I purchased this coffee drink in a jar because I wanted iced coffee. Although many cafes have mugs for hot coffee, many of them don’t keep glasses for iced drinks and only offer plastic cups. Only I realized after I had purchased it, that the bottle cap was sealed in plastic, and the label on the jar was a plastic sticker.
I decided to try out the Face Halo, which is a cloth cleansing pad that removes your makeup without a makeup remover solution. I had been using micellar water for the past few years, which incidentally comes in plastic bottles. So I decided to stop purchasing micellar water to reduce plastic and try the Face Halo, only to find that it was wrapped in plastic.
Do you enjoy art or use pens or pencils at school or work? Well, nine times out of ten those are wrapped in plastic or come in plastic containers.
The final thing I have to show you, is that because I’m moving to the States at the end of June, I am trying to arrange my dog to come with me. I have raised Kip since he was 4 months old and I can’t bear the idea of parting with him. Well the airline will only allow him to travel if he is placed in a plastic carrier that fits their regulations. I understand this is a safety issue, but I feel like there should be a way to build safe carriers that are constructed with either wood or metal.
These days, I’ve committed to carrying a stainless steel tumbler for coffee, and I’ve declined straws and plastic bags whenever I could. You might think, what difference does one person make? But I believe that when I use my money on ethical, natural products that will be my vote as a consumer. I used to buy water and drinks in plastic bottles on a daily basis. Two bottles a day for a year is 730 bottles. Two bottles a day for 10 years is 7,300 bottles. If I had to live with 7,300 bottles sitting in my room, I would be miserable. I don’t want trash in my room; NIMBY (Not In My BackYard) right? But where are all the bottles, straws, and plastic bags I’ve been using right now? Floating in the ocean somewhere? In the bellies of turtles? How many animals have I killed for the sake of my convenience? I claim that I love animals and I adore my dog, but if he was out there having to eat plastic every meal, I would devastated. I would detest myself. Think about it, if you found out that your neighbor was blending up plastic and mixing it into their cat’s meal, would that be ok with you?
It just doesn’t sit right with my conscious anymore, and it’s really something that I struggle with because there are some things that I haven’t been able to let go yet. I can’t not take medicine when I’m sick, and I can’t stop buying Kip’s kibble because it comes in a plastic bag. But I’ve really began to start challenging myself to see if it’s really something I can’t avoid. I’m trying not to let myself be overridden by guilt, and my fiance constantly reminds me that I can’t avoid plastic 100% because of the environment we live in. But this awareness is spurring on change, and I find hope in the fact that I am not alone in this journey. There is a growing #zerowaste community on Instagram, which encourages and inspires me to do more. The Netherlands opened their first plastic free supermarket this year, and it shows that people are becoming more aware. Zero-waste shops are popping up all over the world, because there are more and more people who are trying to help this cause.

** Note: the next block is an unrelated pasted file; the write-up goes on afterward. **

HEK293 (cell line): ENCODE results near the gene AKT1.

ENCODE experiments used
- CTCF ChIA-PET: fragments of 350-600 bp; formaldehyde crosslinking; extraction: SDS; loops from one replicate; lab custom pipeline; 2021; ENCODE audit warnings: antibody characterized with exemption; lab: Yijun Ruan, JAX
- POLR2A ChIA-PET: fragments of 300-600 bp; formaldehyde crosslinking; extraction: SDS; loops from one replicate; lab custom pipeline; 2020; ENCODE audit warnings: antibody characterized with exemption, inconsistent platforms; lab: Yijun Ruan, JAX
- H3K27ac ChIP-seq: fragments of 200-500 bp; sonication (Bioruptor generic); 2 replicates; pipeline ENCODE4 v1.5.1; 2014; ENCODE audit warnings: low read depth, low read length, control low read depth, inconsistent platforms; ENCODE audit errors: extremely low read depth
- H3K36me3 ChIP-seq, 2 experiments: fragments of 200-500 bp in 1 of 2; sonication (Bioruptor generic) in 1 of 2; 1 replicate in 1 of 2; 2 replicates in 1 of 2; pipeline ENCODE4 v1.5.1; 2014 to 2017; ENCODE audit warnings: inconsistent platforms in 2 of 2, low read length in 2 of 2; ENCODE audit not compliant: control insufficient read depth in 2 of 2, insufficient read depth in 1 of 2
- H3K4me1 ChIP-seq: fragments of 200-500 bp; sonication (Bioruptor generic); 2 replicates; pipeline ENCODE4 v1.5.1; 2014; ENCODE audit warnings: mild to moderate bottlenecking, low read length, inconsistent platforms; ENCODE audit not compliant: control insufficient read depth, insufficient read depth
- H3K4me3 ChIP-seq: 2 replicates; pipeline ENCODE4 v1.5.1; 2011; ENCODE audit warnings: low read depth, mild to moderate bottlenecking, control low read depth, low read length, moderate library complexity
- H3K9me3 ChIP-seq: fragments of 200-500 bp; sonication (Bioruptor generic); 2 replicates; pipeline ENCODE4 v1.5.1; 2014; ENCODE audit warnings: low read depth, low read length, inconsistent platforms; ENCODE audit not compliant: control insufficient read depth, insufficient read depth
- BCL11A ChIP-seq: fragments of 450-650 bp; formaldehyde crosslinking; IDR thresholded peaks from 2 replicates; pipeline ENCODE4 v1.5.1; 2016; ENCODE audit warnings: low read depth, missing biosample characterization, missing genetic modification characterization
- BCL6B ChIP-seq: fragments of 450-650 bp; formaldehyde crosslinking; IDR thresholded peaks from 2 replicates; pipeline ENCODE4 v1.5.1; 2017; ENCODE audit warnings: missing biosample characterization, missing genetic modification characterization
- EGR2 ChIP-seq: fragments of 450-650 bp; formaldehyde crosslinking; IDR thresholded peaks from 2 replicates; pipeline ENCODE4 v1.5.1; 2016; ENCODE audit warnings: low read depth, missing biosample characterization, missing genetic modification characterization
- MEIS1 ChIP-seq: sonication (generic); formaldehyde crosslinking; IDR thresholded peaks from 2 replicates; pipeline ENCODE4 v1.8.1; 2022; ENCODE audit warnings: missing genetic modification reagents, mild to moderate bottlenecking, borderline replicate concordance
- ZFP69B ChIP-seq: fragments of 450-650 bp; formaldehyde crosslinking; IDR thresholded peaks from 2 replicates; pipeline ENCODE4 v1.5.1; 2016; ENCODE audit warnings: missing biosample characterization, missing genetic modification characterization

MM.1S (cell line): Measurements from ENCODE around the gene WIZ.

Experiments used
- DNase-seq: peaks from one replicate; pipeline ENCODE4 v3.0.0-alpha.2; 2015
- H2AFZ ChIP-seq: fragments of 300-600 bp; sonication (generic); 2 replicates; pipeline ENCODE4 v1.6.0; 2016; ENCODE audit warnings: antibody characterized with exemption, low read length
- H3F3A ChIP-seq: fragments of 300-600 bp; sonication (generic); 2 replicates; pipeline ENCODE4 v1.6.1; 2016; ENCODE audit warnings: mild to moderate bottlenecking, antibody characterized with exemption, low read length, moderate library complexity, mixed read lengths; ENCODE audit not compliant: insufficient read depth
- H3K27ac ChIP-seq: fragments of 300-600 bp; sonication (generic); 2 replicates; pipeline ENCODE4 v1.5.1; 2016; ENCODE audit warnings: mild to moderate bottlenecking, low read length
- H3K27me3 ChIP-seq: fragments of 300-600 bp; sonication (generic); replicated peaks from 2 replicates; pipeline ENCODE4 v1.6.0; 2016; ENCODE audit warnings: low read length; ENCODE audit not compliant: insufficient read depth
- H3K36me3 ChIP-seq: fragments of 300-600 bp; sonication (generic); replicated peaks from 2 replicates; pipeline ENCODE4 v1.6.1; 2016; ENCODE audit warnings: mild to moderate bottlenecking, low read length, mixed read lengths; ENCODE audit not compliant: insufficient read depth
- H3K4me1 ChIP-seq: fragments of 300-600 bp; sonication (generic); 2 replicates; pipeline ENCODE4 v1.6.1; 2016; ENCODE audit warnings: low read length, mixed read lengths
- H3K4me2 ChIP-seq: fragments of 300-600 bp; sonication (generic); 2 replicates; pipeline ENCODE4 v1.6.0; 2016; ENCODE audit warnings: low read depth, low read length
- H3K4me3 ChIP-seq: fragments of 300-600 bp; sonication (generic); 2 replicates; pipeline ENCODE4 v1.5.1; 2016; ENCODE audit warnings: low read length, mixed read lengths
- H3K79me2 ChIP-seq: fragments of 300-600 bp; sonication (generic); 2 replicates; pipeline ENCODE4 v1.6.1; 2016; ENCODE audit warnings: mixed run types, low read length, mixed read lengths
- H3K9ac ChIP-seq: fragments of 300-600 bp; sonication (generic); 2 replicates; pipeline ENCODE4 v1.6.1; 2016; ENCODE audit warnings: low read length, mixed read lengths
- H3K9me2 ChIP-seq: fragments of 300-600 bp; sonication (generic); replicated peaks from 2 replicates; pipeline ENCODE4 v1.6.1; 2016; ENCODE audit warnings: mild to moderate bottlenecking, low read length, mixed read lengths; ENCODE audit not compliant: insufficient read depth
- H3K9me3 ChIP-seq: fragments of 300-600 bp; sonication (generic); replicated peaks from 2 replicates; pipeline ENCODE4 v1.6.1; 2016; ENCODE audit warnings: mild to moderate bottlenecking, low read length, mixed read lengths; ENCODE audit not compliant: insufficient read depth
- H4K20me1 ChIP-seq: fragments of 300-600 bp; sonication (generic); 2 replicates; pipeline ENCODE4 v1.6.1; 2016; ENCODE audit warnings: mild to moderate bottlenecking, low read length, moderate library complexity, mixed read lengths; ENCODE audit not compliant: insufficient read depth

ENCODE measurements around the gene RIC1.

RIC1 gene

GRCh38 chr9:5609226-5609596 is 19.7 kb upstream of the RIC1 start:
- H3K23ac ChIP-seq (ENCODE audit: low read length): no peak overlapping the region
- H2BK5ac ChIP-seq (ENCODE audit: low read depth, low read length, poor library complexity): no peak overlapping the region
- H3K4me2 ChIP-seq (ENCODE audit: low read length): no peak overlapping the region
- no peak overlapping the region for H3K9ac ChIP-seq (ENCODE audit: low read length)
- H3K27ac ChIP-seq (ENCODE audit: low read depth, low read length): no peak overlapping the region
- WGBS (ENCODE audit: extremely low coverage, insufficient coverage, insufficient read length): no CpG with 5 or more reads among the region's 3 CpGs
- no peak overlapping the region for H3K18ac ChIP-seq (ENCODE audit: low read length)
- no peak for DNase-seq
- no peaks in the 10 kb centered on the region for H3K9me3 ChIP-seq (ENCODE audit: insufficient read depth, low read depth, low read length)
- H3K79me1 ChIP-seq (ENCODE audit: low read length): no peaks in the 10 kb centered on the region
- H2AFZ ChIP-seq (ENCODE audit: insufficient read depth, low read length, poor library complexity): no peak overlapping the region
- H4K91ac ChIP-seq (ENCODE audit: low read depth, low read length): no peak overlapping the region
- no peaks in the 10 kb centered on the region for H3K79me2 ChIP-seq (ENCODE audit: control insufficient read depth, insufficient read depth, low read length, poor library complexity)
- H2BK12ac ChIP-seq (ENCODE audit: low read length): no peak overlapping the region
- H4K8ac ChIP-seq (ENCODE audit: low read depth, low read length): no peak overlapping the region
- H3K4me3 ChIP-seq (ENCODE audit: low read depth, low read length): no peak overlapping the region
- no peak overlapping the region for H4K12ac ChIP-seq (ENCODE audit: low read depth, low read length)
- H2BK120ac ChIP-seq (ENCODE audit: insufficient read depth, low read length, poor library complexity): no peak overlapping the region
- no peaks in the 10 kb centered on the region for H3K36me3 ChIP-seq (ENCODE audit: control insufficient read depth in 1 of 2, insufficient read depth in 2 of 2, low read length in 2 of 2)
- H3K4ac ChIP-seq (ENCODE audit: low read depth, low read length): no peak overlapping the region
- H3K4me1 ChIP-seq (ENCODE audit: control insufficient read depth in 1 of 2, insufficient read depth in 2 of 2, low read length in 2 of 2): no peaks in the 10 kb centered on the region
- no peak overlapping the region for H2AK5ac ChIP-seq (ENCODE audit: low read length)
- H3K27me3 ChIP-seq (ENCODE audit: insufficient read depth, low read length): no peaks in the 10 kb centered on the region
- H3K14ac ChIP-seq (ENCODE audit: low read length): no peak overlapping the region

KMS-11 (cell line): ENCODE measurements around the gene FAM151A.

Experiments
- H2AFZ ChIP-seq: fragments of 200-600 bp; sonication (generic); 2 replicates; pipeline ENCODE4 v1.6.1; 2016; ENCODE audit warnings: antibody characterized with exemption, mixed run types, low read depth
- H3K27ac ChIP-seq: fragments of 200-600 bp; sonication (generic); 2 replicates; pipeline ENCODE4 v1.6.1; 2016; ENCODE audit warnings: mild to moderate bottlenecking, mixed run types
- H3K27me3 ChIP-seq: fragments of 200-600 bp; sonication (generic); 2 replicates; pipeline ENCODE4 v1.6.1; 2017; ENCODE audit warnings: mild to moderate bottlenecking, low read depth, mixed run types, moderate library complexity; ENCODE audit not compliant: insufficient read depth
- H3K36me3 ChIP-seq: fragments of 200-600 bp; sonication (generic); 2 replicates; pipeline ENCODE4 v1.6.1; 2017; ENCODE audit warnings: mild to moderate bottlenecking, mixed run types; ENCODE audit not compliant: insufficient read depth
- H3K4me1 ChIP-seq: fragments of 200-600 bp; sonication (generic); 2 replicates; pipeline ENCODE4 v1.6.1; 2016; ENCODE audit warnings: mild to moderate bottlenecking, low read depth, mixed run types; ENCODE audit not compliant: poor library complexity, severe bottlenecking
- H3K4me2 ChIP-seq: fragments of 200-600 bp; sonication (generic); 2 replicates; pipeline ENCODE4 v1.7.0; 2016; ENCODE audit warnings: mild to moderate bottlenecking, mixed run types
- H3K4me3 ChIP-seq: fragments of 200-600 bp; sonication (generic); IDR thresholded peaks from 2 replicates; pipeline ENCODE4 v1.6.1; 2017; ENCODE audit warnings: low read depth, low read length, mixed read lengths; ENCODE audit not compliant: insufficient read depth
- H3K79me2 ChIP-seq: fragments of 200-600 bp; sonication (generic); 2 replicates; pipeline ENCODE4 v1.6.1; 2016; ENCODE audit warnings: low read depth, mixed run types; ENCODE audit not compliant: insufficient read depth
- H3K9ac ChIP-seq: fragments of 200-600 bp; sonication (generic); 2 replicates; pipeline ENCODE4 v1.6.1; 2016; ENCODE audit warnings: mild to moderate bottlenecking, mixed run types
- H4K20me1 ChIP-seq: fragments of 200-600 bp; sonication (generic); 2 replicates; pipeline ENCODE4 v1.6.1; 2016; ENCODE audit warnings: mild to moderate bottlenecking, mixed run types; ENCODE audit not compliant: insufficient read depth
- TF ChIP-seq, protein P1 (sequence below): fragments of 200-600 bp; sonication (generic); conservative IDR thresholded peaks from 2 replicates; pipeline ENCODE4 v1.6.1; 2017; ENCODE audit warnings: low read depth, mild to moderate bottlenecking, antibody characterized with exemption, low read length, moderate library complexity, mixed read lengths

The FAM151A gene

When I started bringing my own stainless steel cup and explained to my friends that I was avoiding plastic, it sparked interesting conversations with my friends. I found out that my friend also had another friend who was going zero-waste, and she was trying to be more conscious about the plastic she consumed as well. I told another friend who was so moved that she went and told her co-workers about it, and another friend tells me how she thought of me when she was habitually reaching for a straw. I was surprised and touched that my actions were helping others become more aware of this problem and that people were making a greater effort to reduce plastic. So I decided to write about it here on my blog. I don’t know how many people this post will reach, but maybe if more people share their stories about their struggles to go zero-waste this idea will spread.
I’m not trying to make you feel shame or guilt, but I’m trying to share my struggle to show you that this is not going to be an easy journey. If you would like to help in a small way, start by avoiding straws. Then carry an eco-bag instead of using plastic bags. If you’re up for a bigger challenge then try carrying a stainless steel water bottle or a coffee tumbler. Because nobody should have to eat plastic for breakfast, lunch, and dinner for the sake of someone else’s convenience.
*Please also check out Michelle’s post on reducing plastic! She has an eloquent voice and shares tips avoiding plastic!